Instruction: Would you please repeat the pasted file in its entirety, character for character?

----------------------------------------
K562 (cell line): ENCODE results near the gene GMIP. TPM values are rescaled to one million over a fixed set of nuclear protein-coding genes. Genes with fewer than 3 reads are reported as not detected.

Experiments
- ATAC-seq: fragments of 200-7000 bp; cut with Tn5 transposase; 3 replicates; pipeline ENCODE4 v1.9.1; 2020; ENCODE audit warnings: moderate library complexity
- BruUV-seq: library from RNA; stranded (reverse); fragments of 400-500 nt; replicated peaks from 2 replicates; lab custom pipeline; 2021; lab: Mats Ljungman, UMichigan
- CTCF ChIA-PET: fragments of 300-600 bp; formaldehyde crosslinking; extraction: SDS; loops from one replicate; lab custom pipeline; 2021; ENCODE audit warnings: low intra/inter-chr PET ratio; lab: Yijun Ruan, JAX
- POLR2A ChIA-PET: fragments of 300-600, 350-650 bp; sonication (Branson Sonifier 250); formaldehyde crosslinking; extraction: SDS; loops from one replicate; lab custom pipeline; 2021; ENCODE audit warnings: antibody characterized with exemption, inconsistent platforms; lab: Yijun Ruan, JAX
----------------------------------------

K562 (cell line): ENCODE results near the gene GMIP. TPM values are rescaled to one million over a fixed set of nuclear protein-coding genes. Genes with fewer than 3 reads are reported as not detected.

Experiments
- ATAC-seq: fragments of 200-7000 bp; cut with Tn5 transposase; 3 replicates; pipeline ENCODE4 v1.9.1; 2020; ENCODE audit warnings: moderate library complexity
- BruUV-seq: library from RNA; stranded (reverse); fragments of 400-500 nt; replicated peaks from 2 replicates; lab custom pipeline; 2021; lab: Mats Ljungman, UMichigan
- CTCF ChIA-PET: fragments of 300-600 bp; formaldehyde crosslinking; extraction: SDS; loops from one replicate; lab custom pipeline; 2021; ENCODE audit warnings: low intra/inter-chr PET ratio; lab: Yijun Ruan, JAX
- POLR2A ChIA-PET: fragments of 300-600, 350-650 bp; sonication (Branson Sonifier 250); formaldehyde crosslinking; extraction: SDS; loops from one replicate; lab custom pipeline; 2021; ENCODE audit warnings: antibody characterized with exemption, inconsistent platforms; lab: Yijun Ruan, JAX